Meeting God at the Shack: A Journey Into Spiritual Recovery

Now available on Amazon.

Over the years I have reflected on William Young’s book The Shack in the light of my own personal journey into the world of spiritual recovery.  I found much in Young’s novel that paralleled my own experience.

Previously, I posted on some significant themes I found in the the book–both in terms of pastoral and theological assessment–but Leafwood has now published my brief book with short chapters on The Shack as a parable of spiritual recovery.

For those who have read my previous material on God, faith and suffering (such as Yet Will I Trust Him or Anchors for the Soul), this book is a continuation of my journey. I think it is more profound and more mature than my previous writings on the subject. It is, nevertheless, still ultimately inadequate as an “answer” to the struggle of life, faith and peace continues in human hearts, including my own. Nevertheless, God offers peace even when there are no “answer?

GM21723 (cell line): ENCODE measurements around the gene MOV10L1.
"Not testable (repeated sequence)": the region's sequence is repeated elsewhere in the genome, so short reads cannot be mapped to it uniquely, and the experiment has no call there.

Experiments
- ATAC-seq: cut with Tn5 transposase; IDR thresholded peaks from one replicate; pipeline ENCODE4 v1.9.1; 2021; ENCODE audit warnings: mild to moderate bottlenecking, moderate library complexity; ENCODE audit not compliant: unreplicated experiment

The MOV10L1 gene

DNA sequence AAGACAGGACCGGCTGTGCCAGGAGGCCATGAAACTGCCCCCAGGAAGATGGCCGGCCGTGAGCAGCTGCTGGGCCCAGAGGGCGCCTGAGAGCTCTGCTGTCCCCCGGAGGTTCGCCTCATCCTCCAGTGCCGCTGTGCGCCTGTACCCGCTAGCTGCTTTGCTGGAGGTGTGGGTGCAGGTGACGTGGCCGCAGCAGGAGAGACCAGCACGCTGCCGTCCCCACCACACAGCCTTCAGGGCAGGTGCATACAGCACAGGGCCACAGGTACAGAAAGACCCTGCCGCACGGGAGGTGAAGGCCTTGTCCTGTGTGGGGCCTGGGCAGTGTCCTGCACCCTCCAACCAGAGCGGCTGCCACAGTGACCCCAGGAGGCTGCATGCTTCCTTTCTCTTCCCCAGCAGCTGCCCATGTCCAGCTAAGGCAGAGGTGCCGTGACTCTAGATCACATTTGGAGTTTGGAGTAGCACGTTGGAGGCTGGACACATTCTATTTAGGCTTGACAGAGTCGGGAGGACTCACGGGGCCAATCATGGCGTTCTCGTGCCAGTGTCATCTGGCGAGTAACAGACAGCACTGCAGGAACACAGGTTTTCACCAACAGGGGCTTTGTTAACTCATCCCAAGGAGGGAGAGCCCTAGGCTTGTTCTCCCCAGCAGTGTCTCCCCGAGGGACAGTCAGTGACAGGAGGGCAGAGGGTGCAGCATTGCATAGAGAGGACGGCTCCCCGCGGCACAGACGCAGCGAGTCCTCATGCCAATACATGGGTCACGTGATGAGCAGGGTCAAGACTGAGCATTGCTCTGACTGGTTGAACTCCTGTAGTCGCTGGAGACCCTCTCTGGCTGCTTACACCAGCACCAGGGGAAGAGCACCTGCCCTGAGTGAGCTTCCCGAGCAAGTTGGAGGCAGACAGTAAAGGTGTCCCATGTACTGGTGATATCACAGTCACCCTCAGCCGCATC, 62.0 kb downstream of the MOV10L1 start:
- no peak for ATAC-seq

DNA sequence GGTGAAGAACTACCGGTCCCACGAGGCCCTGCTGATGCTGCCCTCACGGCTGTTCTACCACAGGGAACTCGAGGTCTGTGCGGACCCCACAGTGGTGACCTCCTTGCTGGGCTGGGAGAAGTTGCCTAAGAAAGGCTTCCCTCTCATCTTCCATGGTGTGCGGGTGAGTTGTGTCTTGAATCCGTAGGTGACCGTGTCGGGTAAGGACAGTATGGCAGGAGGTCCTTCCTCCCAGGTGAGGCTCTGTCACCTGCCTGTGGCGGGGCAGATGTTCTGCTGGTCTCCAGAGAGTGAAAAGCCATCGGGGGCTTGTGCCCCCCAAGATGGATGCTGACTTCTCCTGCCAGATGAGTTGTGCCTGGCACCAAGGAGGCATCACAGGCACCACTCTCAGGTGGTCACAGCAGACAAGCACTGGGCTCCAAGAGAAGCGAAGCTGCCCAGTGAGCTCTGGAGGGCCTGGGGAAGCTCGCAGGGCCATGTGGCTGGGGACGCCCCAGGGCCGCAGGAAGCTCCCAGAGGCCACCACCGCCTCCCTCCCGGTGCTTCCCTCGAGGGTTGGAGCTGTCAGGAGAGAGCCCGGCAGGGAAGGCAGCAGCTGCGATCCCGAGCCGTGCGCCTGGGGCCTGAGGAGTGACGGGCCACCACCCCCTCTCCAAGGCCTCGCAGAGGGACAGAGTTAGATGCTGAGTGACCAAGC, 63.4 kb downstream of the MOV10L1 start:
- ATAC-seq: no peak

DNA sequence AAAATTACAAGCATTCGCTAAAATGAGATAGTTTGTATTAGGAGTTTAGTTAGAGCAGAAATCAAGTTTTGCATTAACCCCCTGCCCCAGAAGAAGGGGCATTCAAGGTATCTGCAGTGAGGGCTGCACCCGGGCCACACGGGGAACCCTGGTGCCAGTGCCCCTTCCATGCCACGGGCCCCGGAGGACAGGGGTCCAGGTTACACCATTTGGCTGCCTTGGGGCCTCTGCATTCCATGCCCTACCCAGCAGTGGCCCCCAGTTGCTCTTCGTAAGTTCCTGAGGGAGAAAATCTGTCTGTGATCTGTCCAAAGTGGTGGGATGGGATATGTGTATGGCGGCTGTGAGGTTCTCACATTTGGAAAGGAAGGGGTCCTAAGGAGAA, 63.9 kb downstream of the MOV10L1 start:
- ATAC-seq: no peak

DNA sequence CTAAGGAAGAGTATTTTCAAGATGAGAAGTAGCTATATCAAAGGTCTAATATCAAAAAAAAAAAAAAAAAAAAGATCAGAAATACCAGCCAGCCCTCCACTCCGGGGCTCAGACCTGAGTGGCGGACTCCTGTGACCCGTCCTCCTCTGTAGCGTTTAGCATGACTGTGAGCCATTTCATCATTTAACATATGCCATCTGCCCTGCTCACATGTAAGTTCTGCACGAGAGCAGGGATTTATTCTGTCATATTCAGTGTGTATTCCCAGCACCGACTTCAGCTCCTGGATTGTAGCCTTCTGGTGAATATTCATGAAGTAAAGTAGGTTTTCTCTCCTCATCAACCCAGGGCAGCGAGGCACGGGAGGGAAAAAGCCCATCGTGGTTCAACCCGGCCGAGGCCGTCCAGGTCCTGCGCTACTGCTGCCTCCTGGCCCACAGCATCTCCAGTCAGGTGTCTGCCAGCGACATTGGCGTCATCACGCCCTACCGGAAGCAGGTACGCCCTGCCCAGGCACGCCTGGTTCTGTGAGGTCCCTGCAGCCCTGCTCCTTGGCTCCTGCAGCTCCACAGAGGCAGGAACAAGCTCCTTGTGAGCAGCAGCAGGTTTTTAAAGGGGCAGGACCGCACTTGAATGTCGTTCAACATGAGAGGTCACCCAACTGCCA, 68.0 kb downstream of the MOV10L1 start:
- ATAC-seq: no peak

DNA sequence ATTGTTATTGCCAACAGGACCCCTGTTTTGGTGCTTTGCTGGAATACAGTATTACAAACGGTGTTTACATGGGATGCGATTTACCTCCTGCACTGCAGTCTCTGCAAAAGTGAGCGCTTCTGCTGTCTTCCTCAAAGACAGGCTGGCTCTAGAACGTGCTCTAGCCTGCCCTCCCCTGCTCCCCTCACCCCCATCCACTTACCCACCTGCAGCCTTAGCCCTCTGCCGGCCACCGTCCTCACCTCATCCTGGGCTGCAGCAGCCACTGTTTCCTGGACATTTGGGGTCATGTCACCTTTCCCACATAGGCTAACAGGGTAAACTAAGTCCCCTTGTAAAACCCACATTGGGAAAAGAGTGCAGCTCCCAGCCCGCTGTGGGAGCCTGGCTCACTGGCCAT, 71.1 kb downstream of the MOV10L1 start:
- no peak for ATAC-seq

The first part of this book discusses spiritual recovery while the second part addresses some of the theological questions that concern many. But even in the second part I am much more interested in how this parable and the theological questions it raises offer an entrance into the substantial themes of divine love, forgiveness, healing and hope. These are the main concerns of the book.

I think the question the novel addresses is this:  How do wounded people come to believe that God really is “especially fond” of them?

Only after reading the book through this lens are we able to understand how Young uses some rather unconventional metaphors to deepen his point.

My interest is to unfold the story of recovery in The Shack as I experienced it through my own journey. So, I invite you to walk with me through the maze of grief, hurt, and pain as we, through experiencing Mackenzie’s shack, face our own “shacks.”

I offer the book with this dedication:

In the past eighteen months many have showered their love upon me….